Old Light through New Windows. On Thursday last, I had one of those days when things can still surprise you. I saw an incredibly interesting and well put together programme on BBC 4 which confirmed things I had been told as a boy about Islam. It was the first part of a triptych entitled ‘The Art Of Spain’, by Andrew Graham-Dixon. The second thing was my daughter, a very bright lady, who will be queuing for her bus pass in a few years and is an inveterate surfer of the Net, introduced me to the BBC IPlayer, and my advice, for what it’s worth, is, if you haven’t tried it don’t delay. So often I have missed TV items which I would have liked to see. Now we have the opportunity to see them later, for 7 days, or 30 if you down load them, – hence the ‘5 days left’ quote above, applies to the Graham-Dixon programme.
I merely wish to cherry pick a few aspects of the programme which gave me food for horizontal thinking, and I don’t mean dreaming, but some of the art would make you wish it was still being produced today. The Moors, consisting of Egyptians, Syrians, and tribes from North Africa, invaded and colonised the southern part of Spain, I knew that, but what I didn’t know was that they introduced the way we eat and what we eat today. They brought the tradition of cooking with imported spices and herbs, and eating a meal in courses. Their art which was on show, consisted of their unique architecture, its beautiful, sculptural decoration of the most intricate designs and forms, and the colourful and equally complicated mosaics, on walls and floors. There is a contemplative atmosphere, fostered by the aesthetic of the architectural design, unsurprising as most of the buildings displayed were mosques or have mosques attached, but none the less beautiful and of the style still to be seen in the Middle East and on the Indian Continent.
At one point in my teenage years I wandered through a number of forms of Christianity and at some point I was instructed that the Koran preached the moral virtues of the New Testament, especially ‘love thy neighbour’. I was led to believe that Islam was tolerant of other beliefs. For some time I have considered my memory to be at fault, until I saw, on the programme, a room in a mosque which had been constructed specifically for the benefit of Jews and Christians and was decorated in Yiddish in stone relief. The presenter remarked that about 75% of the non Islamic people converted. A cynic might suggest it was a simple ploy to aid conversion. At least it was better than the stake.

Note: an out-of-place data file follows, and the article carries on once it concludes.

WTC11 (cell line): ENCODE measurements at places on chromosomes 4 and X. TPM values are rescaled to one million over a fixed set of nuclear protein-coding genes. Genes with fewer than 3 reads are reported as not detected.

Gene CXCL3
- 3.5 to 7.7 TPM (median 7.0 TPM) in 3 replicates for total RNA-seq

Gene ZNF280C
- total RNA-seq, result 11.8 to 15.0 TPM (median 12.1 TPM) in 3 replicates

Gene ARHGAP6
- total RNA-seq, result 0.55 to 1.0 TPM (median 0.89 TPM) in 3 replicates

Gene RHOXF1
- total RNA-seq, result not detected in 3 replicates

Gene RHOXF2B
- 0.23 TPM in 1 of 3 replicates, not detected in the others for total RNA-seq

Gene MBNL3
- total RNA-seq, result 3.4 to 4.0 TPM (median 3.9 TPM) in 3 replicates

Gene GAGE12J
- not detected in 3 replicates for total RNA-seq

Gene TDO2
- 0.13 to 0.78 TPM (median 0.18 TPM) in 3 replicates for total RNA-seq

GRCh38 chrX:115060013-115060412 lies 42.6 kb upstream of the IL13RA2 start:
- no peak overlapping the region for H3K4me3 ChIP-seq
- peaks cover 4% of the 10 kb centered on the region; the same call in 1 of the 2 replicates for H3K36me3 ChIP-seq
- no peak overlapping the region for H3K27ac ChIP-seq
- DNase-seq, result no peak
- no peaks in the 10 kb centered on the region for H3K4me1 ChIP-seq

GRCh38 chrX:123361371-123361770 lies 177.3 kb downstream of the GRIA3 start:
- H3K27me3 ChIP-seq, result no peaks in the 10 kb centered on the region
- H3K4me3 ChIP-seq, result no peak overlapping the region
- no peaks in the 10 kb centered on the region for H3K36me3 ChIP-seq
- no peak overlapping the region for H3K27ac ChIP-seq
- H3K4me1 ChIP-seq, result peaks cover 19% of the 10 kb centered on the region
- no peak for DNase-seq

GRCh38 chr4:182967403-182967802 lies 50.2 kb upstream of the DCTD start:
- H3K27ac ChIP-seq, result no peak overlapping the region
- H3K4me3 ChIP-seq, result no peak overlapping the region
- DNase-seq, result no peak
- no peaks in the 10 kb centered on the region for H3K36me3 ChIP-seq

The presenter referred to the ‘Orange Tree Theory’ which in essence is that empires grow wealthy, decadent, and tend to relax and plant oranges, with the result they are overtaken by others wishing to expand and ultimately, they all cease to exist consecutively. It doesn’t take a historian to see the validity of this proposition. In recent times we have had countries trying to expand their influence at great expense in every form. With the world wide turbulence we now have, it seems the theory has broken down, extreme affluence, greed, extreme poverty, and high speed communication, all seems to be heralding and generating chaos in an unprecedented and unassailable size and form. I hope I’m wrong, I hope common sense ultimately prevails.